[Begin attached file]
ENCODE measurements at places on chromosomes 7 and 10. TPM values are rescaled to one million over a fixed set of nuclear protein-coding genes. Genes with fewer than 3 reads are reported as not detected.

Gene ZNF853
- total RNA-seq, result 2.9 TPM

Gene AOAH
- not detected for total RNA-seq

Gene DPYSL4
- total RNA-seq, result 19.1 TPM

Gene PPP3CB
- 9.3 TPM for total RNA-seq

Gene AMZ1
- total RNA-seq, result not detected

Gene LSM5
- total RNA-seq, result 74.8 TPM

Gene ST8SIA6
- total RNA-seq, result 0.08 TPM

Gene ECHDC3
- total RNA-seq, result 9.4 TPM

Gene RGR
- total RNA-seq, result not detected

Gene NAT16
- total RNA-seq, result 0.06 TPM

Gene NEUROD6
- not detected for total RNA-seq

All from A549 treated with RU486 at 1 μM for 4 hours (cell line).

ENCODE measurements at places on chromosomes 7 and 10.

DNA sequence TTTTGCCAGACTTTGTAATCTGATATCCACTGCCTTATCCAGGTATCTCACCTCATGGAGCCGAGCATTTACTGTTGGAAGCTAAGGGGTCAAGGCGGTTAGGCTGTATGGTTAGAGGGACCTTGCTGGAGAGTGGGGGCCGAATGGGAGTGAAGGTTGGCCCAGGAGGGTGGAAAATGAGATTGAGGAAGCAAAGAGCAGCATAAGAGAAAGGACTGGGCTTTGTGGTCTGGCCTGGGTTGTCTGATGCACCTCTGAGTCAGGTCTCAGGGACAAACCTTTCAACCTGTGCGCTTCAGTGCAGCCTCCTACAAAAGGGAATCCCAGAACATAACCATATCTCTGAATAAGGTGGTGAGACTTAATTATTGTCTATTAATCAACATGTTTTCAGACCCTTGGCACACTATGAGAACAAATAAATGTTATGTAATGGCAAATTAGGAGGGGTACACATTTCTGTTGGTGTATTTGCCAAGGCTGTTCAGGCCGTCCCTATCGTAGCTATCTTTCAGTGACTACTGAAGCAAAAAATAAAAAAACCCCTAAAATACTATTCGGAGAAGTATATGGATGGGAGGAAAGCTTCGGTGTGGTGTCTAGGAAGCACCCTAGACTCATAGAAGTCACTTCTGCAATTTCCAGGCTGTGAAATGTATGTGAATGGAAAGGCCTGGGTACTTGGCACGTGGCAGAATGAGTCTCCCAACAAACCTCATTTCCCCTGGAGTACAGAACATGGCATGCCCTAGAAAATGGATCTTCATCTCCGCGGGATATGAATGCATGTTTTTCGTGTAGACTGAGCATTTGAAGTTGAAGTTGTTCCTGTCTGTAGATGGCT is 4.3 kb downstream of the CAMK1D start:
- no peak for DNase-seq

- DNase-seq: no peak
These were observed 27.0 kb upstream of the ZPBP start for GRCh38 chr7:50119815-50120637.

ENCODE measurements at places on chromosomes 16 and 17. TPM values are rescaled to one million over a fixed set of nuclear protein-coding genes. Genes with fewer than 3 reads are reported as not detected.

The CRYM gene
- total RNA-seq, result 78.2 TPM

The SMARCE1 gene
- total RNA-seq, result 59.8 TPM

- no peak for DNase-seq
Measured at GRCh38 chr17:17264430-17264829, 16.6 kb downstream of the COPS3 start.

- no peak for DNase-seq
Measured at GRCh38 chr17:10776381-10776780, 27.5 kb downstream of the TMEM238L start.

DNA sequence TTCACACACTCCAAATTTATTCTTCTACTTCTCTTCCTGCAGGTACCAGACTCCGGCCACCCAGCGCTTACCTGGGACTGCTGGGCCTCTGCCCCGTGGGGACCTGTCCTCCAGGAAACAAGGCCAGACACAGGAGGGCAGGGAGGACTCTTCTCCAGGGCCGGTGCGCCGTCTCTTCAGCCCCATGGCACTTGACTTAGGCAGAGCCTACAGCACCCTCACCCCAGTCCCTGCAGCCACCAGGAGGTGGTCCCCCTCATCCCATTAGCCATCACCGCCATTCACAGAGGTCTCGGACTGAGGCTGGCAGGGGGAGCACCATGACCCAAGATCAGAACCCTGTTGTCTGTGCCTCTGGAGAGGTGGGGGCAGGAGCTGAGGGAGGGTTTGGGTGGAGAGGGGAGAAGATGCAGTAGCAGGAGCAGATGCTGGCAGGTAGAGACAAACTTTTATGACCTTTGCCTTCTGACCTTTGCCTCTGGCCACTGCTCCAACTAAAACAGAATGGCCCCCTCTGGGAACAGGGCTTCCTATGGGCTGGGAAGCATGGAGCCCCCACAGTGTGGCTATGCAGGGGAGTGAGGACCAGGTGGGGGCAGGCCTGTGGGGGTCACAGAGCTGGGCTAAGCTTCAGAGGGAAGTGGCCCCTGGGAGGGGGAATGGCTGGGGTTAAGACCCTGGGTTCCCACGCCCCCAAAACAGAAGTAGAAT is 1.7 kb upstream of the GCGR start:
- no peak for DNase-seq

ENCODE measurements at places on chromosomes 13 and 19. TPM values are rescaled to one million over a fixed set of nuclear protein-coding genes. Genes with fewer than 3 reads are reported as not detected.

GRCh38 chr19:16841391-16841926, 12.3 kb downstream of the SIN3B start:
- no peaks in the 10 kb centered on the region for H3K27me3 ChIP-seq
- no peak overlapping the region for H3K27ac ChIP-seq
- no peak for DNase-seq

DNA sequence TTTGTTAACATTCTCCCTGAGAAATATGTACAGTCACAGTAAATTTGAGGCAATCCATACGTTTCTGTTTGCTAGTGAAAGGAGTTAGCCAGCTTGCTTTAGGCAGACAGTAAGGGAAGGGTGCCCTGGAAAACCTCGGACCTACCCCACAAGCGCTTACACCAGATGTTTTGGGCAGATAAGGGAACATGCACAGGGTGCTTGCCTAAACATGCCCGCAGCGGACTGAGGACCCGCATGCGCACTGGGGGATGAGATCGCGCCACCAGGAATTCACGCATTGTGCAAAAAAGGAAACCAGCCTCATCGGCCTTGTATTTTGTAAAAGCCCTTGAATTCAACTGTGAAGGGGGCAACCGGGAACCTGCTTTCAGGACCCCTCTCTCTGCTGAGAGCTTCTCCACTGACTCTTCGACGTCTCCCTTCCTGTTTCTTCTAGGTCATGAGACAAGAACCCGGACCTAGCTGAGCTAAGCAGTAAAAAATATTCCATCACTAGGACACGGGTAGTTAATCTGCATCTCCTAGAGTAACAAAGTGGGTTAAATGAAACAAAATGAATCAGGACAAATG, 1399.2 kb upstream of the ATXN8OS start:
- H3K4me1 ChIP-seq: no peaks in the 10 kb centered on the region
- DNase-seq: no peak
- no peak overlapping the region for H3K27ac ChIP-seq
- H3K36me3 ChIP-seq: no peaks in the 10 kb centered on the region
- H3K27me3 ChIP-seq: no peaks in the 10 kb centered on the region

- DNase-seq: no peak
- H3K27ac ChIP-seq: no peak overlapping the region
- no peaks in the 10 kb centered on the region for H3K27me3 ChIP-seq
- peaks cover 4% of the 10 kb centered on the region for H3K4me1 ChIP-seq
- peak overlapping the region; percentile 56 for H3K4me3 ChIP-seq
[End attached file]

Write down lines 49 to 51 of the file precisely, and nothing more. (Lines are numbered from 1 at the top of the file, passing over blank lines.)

- no peak overlapping the region for H3K27ac ChIP-seq
- H3K36me3 ChIP-seq: no peaks in the 10 kb centered on the region
- H3K27me3 ChIP-seq: no peaks in the 10 kb centered on the region